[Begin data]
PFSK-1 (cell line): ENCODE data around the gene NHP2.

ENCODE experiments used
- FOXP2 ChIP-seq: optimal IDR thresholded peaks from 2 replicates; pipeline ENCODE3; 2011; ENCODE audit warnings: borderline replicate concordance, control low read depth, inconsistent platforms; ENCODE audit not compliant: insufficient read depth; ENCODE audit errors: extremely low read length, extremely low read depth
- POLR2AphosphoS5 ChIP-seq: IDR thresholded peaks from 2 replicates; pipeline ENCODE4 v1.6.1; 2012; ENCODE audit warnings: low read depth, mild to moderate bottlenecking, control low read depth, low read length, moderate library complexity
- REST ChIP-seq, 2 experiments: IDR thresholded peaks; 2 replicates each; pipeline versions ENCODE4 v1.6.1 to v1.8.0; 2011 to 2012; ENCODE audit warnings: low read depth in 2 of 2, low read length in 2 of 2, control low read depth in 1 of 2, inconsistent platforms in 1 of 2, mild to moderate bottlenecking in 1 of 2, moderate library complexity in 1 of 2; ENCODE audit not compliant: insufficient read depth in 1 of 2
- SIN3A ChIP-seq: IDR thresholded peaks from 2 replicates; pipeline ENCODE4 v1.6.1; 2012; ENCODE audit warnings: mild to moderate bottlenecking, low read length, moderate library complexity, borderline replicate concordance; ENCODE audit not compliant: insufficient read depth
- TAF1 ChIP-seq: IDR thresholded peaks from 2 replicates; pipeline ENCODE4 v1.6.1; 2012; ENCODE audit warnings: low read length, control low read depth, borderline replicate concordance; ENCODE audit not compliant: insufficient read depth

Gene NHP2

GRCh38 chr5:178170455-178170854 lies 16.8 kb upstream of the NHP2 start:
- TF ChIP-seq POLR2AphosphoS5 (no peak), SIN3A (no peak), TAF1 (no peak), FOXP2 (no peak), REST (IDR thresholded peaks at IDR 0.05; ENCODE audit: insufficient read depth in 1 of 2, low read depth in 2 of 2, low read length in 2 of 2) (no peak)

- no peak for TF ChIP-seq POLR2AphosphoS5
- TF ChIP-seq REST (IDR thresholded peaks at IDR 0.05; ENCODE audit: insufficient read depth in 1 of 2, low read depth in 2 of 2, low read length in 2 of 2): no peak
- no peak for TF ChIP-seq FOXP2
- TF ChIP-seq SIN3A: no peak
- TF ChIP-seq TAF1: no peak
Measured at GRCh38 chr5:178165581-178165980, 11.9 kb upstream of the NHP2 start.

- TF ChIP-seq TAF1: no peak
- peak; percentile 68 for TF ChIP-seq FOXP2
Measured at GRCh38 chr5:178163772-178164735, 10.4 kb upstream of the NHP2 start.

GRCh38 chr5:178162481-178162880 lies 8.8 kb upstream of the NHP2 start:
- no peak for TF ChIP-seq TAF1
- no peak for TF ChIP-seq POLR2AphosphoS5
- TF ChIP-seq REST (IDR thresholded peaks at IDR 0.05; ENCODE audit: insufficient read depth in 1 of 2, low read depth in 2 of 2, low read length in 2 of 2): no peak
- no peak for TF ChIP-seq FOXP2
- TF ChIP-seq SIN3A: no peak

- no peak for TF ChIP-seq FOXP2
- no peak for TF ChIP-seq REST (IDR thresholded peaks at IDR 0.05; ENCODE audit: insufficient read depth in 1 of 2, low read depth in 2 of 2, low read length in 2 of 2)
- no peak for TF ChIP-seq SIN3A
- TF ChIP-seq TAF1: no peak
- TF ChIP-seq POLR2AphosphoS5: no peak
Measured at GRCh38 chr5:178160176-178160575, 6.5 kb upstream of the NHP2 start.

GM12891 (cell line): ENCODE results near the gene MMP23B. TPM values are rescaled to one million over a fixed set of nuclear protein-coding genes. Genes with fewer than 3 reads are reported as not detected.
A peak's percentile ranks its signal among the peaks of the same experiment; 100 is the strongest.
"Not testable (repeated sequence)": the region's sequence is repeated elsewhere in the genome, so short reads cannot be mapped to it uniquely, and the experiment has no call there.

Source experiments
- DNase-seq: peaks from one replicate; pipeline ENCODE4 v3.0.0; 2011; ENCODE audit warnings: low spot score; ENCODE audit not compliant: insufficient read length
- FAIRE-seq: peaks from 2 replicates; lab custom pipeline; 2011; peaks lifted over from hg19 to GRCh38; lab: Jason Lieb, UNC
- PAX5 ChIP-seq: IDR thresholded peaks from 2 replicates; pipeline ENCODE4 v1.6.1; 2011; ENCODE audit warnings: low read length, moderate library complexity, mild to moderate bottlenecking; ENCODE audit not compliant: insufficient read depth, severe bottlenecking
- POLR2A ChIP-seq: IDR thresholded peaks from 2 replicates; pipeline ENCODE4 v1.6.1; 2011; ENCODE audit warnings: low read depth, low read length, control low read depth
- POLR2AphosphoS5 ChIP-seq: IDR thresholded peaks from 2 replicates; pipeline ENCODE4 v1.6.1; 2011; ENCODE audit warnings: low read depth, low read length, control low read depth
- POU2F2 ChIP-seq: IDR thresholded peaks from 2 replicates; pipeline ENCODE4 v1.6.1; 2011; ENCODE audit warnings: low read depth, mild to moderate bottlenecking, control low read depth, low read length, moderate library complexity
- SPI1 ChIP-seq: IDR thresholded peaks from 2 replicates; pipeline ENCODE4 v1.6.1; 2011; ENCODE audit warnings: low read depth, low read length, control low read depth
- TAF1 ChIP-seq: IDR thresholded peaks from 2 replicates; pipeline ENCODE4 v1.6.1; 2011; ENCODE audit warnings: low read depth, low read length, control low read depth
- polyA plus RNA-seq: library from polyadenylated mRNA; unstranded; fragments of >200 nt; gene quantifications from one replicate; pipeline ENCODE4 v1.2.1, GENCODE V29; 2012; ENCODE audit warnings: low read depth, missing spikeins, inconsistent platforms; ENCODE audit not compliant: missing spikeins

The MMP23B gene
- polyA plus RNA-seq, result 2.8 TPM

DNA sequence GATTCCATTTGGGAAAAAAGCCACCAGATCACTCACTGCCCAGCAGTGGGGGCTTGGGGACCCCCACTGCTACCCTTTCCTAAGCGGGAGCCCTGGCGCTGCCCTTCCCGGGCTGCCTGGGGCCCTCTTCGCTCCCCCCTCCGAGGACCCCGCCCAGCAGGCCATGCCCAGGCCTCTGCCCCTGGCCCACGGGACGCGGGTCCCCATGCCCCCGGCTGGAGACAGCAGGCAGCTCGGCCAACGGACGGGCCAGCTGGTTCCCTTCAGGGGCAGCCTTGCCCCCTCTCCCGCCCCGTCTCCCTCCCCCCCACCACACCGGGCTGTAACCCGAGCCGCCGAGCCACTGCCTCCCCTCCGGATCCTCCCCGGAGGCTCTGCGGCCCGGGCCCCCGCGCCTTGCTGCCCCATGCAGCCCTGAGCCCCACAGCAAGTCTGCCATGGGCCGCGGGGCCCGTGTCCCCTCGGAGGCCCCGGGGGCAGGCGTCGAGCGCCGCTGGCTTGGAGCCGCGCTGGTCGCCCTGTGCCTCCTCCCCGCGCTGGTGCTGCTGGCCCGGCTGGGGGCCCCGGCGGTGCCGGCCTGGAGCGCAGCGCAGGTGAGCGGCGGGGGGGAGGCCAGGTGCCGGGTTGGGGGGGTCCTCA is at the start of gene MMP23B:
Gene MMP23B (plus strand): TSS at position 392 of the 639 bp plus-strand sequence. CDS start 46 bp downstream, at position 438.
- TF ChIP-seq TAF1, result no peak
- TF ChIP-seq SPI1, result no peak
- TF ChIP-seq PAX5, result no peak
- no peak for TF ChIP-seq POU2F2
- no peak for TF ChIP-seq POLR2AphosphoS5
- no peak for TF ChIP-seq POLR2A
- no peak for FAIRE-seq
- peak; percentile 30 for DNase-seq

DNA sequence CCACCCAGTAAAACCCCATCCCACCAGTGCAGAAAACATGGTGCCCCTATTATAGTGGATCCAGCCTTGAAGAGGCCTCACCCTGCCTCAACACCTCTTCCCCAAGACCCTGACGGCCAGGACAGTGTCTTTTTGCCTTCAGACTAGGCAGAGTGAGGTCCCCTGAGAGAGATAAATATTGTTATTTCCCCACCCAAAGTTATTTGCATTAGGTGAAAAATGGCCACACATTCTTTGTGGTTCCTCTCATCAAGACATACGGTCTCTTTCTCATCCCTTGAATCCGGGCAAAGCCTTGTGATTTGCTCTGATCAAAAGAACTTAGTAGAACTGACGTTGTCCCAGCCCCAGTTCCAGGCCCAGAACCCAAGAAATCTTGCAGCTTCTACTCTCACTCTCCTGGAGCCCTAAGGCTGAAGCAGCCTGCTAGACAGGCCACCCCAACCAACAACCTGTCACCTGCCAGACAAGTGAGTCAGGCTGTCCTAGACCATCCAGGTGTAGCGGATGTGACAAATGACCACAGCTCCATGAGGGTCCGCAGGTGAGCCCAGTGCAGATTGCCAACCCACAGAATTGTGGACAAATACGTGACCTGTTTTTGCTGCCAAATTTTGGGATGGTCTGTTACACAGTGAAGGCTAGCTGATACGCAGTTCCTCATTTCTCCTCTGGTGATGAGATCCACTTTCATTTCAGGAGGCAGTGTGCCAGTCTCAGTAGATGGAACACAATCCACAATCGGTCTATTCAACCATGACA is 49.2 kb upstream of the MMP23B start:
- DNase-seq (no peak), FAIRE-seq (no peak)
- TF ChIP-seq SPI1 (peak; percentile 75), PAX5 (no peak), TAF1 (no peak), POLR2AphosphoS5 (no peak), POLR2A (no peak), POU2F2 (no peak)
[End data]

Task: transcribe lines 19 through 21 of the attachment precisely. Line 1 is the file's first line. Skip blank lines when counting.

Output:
Measured at GRCh38 chr5:178163772-178164735, 10.4 kb upstream of the NHP2 start.

GRCh38 chr5:178162481-178162880 lies 8.8 kb upstream of the NHP2 start:
- no peak for TF ChIP-seq TAF1